Rather than just diving into tasting the Cognacs, our session started with Cetacean Punch, a special recipe of David’s utilizing green tea, lemon juice, Pierre Ferrand 1840 Cognac, Batavia arrack, oleo saccharum, and ambergris (i.e. secretions from the intestinal tract of a whale). Yes, you read that correctly. It’s classy. And it seems this wasn’t first time David has used Ambergris.
Doug kicked off the formal part of the presentation by laying down the foundation of Cognac – its history and production method, with particular emphasis on the specific region of France where it originates and the grape varietals used. Alexandre took over from there, focusing on the aging and blending process, both of which are far more complicated and labor intensive than you might imagine. It’s not at all just dumping new-make Cognac into a barrel and letting it sit for three, ten, or even thirty years. Rather, the aging team samples each barrel at least every few months and makes adjustments, perhaps replacing a stave, moving it to a warehouse with different humidity, and so forth.
I can’t begin to recount everything that Doug, Alexandre, and David spoke of, but here are some of the highlights that I noted:
- Within the Cognac region, there are two sub-regions, Grand Champagne and Petite Champagne. However, neither is where the bubbly champagne originates. The word “champagne” derives from campaign, as in a military campaign waged over the rolling hills of the countryside.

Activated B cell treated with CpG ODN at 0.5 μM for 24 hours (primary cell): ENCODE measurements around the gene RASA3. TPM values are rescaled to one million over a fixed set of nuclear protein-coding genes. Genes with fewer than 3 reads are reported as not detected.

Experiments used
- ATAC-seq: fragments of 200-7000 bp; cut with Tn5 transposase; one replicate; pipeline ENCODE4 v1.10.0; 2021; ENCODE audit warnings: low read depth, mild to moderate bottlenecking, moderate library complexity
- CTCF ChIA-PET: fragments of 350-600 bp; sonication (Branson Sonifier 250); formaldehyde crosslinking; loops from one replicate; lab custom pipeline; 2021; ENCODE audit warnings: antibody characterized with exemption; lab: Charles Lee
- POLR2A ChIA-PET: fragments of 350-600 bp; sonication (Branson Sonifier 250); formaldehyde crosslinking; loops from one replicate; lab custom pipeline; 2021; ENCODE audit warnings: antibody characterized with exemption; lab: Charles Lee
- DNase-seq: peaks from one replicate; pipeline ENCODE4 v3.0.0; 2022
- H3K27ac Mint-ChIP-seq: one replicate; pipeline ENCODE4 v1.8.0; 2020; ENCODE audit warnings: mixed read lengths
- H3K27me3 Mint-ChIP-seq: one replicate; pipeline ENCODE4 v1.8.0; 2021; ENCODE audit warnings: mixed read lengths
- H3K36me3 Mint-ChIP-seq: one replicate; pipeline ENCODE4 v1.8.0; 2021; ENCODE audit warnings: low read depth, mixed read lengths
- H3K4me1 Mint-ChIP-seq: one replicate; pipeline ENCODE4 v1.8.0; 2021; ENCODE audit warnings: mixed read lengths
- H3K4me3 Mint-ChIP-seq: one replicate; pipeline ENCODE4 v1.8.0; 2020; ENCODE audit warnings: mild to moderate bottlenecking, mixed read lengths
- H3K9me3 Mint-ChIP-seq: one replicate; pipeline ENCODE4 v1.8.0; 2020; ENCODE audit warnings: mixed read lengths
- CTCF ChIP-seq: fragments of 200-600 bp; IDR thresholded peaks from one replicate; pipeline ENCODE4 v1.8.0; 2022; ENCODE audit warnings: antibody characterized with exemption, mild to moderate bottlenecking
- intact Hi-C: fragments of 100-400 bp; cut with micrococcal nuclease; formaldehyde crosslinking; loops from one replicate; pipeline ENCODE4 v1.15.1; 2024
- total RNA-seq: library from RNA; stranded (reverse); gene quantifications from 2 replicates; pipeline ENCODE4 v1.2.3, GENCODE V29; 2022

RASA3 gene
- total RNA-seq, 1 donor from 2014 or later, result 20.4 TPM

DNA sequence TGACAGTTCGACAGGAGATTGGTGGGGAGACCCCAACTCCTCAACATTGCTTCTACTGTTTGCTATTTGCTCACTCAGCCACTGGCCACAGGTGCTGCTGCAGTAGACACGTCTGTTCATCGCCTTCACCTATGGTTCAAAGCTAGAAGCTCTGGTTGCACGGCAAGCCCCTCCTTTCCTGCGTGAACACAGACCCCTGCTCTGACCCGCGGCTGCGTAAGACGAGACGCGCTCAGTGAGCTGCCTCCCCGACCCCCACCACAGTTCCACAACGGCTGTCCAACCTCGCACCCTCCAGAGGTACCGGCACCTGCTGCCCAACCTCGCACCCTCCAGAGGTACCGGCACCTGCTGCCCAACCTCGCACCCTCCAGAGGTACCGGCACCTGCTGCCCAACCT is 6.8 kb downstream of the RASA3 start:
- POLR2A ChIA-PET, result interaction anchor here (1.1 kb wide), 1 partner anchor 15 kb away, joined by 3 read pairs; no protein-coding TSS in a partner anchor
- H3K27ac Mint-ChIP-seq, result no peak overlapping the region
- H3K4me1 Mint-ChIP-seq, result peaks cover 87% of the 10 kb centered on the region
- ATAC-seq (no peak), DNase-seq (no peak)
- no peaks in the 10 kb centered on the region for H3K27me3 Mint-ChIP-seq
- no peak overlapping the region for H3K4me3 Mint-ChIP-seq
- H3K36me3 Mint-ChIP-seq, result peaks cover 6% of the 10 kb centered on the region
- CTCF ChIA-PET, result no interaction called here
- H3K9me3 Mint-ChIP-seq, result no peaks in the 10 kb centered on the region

- The Cognac production area was defined in 1909. The six appellations are Grande, Petite Champagne, Borderies, Fins Bois, Bons Bois, and Bois à Terroirs.
- The large amount of limestone in the Cognac region soil makes for high-acid wines, which are ideal for making flavorful brandy.
- Before the advent of steel tanks, refrigeration, and fast travel times, you couldn’t get fresh wine flavors unless you lived in a winemaking region and consumed the liquid within a few weeks of it being made. Distilling wine to make Cognac was a way to preserve fresh wine flavors.
- Cognac stills must be heated by direct fire. No steam heating, as is the norm in Scotch whisky.
- The regulatory board for Cognac reviews the rules every thirty years and makes adjustments.
- The aging process is the reverse of distillation – you keep what doesn’t evaporate.
- There was quite a bit of discussion about rancio and the various types (levels) that evolve the longer the spirt ages in a barrel. Rancio is a particular set of flavors that only emerge after decades of aging. Early on (e.g. after twenty years), it typically has floral and nutty notes. Decades later, spices and tobacco emerge. And around fifty years, overripe fruit and polished leather come to the front.
- It’s possible to overage a Cognac, which is why barrels are constantly monitored. When the contents are deemed to be the best they can be, the contents are transferred to glass demijohns, which halts aging and preserves the flavor and alcohol content. Another reason to halt aging is if the barrel contents get close to the minimum allowed ABV of 40 percent. Generally speaking, a spirit’s ABV drops over time in the barrel, the result of ethanol evaporation.
- The collection of glass demijohns with fully aged Cognac is held an area colloquially known as “Paradise.” Two tickets to Paradise, please.